Summer in Paris, France.

Arriving in Paris from a 36 hour plane journey from Australia is a mildly harrowing experience. We finally emerged from Charles de Gaul airport, only then to submerge back underground on the metro and when we crawled out from the subway real sunlight and oxygen seemed foreign and harmful after all the check-ins, check-outs, the fluorescent lighting and air-conditioning. Arriving in Paris felt somewhat like being reborn.

We were staying at a riverside backpackers and quickly put to work on finding our digs. Once we did, the exploration for nice food and wifi was on. A baguette, a peaceful place to sit and an internet connection was what we found. Then it was time to venture out. Everything was so new to me, the buildings, the cars, the movement of the city. Coming from a small ocean-side village in Sydney, the bustle of Paris was a far-cry from anything I had expected or seen. There was an undercurrent of sadness, or struggle or harshness in the city, amidst its gleaming white buildings and vast reputation as the City of Love, it was a feeling I did not expect either.

Our first little adventure was to a park that still sits as my favorite in Paris. The Parc des Buttes Chaumont. Bountiful with trees and birds and adorned with a rock face surrounded by a mote- this was the kind of green-scape we needed.

Our initial days in Paris flew by, we did several of the obligatory tours that one does on their first time in Paris, tours to the monuments that everyone else is seeing. They were enjoyable but always seemed to leave me wanting more, or something different – a tour without the guide and all the people in it perhaps – something more private and special.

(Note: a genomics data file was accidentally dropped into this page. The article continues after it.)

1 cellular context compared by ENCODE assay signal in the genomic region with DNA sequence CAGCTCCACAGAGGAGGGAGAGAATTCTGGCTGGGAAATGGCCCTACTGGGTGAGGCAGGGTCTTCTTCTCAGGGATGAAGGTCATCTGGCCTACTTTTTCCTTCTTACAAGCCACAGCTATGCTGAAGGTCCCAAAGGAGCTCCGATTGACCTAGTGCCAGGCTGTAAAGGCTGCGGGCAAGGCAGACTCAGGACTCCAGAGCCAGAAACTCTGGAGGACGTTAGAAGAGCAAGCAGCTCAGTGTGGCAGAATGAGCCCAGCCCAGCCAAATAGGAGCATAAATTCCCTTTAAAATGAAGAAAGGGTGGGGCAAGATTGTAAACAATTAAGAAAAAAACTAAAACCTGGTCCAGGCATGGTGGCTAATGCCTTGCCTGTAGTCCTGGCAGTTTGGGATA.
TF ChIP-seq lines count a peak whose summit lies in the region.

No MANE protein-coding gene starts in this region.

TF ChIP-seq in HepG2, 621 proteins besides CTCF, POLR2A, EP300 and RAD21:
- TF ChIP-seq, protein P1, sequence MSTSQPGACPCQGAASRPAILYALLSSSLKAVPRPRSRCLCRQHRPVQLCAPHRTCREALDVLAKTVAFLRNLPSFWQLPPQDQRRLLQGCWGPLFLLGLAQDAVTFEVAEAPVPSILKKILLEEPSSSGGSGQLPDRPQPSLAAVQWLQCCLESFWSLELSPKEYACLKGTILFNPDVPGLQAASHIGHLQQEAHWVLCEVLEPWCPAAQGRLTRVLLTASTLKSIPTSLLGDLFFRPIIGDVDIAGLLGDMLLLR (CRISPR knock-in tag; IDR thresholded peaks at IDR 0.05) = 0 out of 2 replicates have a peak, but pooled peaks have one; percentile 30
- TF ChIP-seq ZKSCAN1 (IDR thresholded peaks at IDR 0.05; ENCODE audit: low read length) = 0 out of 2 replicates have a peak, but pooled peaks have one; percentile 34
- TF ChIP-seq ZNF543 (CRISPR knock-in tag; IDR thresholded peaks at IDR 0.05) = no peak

My friend and I made it to Montmartre on a beautiful sunny day. Jam-packed with more tourists like us of course but still so spectacularly stunning. The posters and art and smell of garlic and butter was intoxicating.

On the way back we went through the Marais district. Slightly upper-class, it felt somewhat like Paddington in Sydney, which is a groovy kind of place. Of course, we got ourselves a little lost, which is nice in a place like the Marais. Pale buildings covered in ivy with big timber doors, loads of cute boulangeries and even a few organic produce shops.

My first few days in Paris are memorable to say the least, but not just for the reasons one would usually think (the french culture, food and sights) my feelings for Paris were and still are mixed with a mild melancholia, or foreboding. For this city of lights, high-fashion and haute cuisine has a past, one that I felt quite deeply upon first arrival, a feeling I understand more now after researching the city’s expansive history.

Pairs – a place to be explored, thats for sure.

The Globe Hunter.

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